*Beijing will become more on political, cultural and high tech industries, the high end functions.

*The Port of Tianjin, which is one of the busiest ports in the world, vying to become the financial heart of China’s northeast.

*Hebei will have heavy industries, and the relocation of   ‘non-capital functions’.

China has committed $36 billion to further build high-speed rail connection . . . to improve transport links between Beijing, Tianjin, and Hebei.
Getting around Jing-Jin-Ji speedily will be ensured.
This colossal infrastructure building endeavor will include of a total of nine projects that will consist of 1,100 kilometers of new track being laid by 2020.
integration will allow entire regions of cities to function as singular urban organisms that can be better administered, planned, and economically developed.

The frameworks that China’s megaregions are being built upon are the enhanced transportation grids that run through them, which often consist of new high-speed and conventional rail lines, metro systems, light rail, and highways that allow people and goods to travel from one city to another as though they were all part of the same urban entity. There will still be significant amounts of green space and rural areas within these city clusters.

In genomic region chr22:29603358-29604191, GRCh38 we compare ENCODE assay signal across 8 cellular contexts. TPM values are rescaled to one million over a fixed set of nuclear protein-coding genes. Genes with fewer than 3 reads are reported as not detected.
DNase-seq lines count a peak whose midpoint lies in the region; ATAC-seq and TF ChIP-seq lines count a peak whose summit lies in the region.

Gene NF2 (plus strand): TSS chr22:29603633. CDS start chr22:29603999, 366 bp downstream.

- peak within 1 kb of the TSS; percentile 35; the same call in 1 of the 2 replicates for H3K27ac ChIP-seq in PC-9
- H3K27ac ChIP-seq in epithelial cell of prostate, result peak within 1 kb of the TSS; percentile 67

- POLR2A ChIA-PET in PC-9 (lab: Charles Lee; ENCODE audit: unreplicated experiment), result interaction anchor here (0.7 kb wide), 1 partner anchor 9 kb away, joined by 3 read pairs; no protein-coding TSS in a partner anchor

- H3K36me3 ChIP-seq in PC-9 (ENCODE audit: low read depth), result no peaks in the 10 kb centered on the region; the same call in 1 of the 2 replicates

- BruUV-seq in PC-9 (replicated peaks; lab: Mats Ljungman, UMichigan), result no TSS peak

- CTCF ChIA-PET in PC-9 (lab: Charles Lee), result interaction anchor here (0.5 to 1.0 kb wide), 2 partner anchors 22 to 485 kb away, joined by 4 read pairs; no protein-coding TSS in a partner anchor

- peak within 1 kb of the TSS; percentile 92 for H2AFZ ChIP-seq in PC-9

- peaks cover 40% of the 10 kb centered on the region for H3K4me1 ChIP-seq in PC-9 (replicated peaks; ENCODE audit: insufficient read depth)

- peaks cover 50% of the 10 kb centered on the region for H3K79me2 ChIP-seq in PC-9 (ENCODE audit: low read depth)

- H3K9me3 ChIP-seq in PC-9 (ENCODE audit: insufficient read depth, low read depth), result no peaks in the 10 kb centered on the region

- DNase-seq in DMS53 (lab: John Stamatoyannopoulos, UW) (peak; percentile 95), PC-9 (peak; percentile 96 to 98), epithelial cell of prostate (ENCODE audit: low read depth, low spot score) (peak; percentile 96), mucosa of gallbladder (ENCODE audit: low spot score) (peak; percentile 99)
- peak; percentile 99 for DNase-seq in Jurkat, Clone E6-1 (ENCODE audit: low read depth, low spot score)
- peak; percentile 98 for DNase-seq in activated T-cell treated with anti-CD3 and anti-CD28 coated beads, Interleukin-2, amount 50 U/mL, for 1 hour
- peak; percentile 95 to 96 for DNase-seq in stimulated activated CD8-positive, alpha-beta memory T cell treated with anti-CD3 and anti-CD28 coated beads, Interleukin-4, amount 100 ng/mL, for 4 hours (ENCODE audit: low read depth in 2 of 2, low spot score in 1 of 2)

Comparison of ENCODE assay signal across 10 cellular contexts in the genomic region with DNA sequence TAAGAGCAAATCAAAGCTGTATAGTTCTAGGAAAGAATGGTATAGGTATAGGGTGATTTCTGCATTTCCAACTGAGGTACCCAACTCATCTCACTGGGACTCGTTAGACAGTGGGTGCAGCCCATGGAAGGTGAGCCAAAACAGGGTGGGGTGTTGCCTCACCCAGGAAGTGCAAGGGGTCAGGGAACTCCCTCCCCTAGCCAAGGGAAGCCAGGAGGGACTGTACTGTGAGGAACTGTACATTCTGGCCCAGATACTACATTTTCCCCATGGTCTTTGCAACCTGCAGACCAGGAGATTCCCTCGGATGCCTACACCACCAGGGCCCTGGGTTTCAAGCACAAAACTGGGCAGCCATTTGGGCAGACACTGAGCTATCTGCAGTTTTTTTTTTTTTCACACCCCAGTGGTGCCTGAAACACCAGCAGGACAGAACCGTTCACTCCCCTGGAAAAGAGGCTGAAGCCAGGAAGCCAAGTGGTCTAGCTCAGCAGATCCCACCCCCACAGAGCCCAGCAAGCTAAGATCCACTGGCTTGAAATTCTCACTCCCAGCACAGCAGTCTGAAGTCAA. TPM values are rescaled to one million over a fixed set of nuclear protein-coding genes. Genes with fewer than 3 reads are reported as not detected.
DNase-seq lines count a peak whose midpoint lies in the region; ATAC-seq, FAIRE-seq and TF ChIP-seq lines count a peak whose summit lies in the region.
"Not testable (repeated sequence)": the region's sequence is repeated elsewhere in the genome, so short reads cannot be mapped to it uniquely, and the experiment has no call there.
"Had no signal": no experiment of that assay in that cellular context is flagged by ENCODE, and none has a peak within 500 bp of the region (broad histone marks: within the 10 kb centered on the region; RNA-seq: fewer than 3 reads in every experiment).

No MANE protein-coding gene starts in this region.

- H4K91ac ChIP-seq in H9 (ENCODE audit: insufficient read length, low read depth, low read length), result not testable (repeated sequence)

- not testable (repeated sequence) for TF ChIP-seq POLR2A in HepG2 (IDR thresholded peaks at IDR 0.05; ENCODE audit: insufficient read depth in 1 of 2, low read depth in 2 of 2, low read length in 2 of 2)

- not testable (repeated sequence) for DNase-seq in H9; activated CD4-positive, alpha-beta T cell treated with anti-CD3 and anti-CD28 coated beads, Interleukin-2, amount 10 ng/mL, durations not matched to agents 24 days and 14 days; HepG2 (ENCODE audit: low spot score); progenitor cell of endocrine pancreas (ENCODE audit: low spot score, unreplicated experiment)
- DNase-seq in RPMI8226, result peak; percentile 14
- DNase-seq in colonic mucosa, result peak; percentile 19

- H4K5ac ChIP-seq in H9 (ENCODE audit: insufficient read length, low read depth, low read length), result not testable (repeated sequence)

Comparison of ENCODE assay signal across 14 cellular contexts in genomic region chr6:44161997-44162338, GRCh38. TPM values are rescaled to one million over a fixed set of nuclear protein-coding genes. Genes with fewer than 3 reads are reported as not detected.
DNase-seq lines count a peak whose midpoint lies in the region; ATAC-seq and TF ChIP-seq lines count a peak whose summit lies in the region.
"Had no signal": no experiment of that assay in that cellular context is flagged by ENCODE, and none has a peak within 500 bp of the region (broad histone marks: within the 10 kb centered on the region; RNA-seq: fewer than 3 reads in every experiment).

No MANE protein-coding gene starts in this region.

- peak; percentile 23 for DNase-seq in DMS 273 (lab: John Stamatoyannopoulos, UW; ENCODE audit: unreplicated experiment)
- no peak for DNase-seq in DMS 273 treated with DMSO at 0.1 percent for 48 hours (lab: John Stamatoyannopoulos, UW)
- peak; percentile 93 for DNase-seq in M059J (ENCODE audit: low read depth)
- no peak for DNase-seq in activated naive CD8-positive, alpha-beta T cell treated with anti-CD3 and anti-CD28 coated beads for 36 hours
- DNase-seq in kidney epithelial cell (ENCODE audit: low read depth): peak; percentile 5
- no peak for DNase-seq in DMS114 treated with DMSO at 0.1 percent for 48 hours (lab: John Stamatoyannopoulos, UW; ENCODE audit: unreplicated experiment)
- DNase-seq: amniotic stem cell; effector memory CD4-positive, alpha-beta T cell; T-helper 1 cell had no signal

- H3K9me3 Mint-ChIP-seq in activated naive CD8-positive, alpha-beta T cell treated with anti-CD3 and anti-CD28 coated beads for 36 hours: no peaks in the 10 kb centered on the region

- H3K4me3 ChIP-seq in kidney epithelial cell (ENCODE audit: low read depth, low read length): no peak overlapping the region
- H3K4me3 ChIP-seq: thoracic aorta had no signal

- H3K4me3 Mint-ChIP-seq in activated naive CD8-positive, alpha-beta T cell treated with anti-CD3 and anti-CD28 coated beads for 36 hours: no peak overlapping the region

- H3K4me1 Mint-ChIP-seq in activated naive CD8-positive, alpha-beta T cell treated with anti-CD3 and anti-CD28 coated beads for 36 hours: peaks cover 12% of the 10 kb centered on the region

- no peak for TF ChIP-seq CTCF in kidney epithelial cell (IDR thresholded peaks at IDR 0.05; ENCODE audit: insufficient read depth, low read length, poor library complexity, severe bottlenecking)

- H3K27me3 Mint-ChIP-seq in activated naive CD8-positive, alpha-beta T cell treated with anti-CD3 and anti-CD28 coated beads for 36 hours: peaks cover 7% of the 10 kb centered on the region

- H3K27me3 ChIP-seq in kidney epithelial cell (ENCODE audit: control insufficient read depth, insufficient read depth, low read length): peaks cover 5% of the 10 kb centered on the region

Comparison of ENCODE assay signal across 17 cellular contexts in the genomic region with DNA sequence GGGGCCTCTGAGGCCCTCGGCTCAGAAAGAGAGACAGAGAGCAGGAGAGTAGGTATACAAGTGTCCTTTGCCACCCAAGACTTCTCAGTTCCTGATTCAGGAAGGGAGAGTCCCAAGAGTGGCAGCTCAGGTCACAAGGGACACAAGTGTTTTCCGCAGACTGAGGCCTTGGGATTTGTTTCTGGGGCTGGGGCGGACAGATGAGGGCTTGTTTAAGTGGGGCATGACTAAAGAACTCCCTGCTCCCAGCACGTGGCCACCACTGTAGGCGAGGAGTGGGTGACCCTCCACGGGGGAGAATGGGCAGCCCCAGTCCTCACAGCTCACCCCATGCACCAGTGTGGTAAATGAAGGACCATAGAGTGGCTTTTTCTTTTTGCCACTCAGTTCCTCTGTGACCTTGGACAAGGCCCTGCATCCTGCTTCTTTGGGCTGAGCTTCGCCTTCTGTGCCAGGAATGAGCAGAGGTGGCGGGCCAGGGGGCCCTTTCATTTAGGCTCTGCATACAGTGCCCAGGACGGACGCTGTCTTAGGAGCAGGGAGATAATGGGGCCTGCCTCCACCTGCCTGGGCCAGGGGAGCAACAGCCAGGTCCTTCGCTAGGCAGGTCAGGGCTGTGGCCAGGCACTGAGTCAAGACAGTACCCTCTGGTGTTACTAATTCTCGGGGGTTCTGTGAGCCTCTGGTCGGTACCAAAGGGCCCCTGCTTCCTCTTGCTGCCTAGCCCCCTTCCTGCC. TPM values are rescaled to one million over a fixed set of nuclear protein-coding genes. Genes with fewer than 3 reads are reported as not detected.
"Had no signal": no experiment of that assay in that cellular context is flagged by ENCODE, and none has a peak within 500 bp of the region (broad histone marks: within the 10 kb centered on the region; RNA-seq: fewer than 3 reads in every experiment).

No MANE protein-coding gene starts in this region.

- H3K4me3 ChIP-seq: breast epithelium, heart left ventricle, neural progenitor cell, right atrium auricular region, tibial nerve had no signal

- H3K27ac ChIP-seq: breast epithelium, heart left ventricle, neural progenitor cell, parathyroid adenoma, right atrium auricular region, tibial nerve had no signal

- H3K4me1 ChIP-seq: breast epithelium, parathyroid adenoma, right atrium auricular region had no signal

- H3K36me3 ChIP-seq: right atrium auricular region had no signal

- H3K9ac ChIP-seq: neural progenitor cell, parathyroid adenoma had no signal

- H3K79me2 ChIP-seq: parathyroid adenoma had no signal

# In addition to Jing-Jin-Ji, China is currently building around nine other such megacity clusters across the country, which include one consisting of 16 cities and 80 million people in Yangtze River Delta and another which draws together 11 cities another 48 million people in the Pearl River Delta.


Beijing’s Megalopolis: Jing-Jin-Ji



Beijing has become the first city to be awarded both Summer (2008) and recently announced Winter Olympics (2022). Everything about China is either premier first or super big & colossal like The Grand Canal, The Great Wall of China & Yangtze Three-Gorges Dam. Now what’s this about Jing-jin-Ji?